When We Danced on Water, by Israeli novelist Evan Fallenberg, is yet another of the World War II books I seem to have picked up lately. It’s not by design, I swear. I wonder if part of why we’re seeing so many of books on the topic is that the last of the survivors of the war are beginning to die off, and so it has recaptured our imagination.
Fallenberg’s Teo Levin is one such survivor. A famous Israeli choreographer, in his mid-eighties he has never stopped regretting the dancing career he could have had in Europe if Hitler had not come to power. He becomes friends with Vivi, a fortyish waitress who dabbles in one artistic form after another. Vivi is the daughter of Holocaust survivors who tries to imagine herself as part of the generation that has put the Holocaust behind them. Tries is the key word, here.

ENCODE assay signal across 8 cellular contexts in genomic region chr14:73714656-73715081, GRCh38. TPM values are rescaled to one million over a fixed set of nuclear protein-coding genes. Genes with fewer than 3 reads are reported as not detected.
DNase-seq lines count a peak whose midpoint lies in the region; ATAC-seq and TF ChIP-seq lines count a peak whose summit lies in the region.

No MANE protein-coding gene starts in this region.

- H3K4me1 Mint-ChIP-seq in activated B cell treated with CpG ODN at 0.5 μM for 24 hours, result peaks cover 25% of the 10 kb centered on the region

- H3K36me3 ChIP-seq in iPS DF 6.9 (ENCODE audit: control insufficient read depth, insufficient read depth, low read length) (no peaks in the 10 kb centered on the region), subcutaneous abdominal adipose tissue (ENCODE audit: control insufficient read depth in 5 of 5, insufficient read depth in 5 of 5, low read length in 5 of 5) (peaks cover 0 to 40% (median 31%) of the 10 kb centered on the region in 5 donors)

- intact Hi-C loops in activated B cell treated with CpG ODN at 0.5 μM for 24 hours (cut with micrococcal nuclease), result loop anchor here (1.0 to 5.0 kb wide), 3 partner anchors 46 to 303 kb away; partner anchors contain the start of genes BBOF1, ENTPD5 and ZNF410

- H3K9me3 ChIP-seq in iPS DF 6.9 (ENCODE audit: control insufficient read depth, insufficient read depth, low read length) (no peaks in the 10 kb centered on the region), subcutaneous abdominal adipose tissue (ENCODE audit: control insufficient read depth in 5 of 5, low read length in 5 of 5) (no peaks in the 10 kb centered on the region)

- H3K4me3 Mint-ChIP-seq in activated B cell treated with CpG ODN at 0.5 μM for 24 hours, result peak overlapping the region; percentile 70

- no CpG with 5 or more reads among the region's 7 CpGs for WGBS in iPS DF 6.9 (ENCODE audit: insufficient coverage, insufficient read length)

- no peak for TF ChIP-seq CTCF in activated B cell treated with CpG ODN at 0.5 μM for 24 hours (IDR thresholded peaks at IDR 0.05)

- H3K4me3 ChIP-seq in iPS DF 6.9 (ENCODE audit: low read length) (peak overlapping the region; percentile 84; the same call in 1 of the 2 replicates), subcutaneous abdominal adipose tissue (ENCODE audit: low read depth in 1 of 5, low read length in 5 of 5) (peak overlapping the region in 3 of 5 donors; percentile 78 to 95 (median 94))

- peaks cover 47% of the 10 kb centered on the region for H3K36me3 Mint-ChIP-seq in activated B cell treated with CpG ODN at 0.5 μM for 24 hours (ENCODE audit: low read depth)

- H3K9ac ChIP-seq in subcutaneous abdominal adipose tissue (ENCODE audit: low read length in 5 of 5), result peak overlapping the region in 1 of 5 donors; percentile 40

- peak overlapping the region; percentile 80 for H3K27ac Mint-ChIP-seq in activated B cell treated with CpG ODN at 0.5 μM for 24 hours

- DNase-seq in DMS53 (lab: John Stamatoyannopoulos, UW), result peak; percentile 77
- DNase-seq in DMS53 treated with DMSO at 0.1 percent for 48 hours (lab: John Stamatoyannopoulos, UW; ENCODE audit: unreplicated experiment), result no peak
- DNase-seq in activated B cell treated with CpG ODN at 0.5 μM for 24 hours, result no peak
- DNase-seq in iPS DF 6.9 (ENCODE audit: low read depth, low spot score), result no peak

Their relationship is sensual yet believable, despite the difference in age. Through it, they both come to a place of peace and acceptance. To get there, however, they need to walk through the fire of their memories.
Fallenberg’s story is of two Israelis who lost their selves to men in Berlin, only to find them again together decades later. It is perfectly wrought, and the precise prose delivers a plot that is breathtaking in its devastation. The characters are at once sparsely sketched and fully developed. Place is important in this book, and Berlin becomes almost a character in itself.
Consider reading this one for your book club. If you have a book club of really intense people.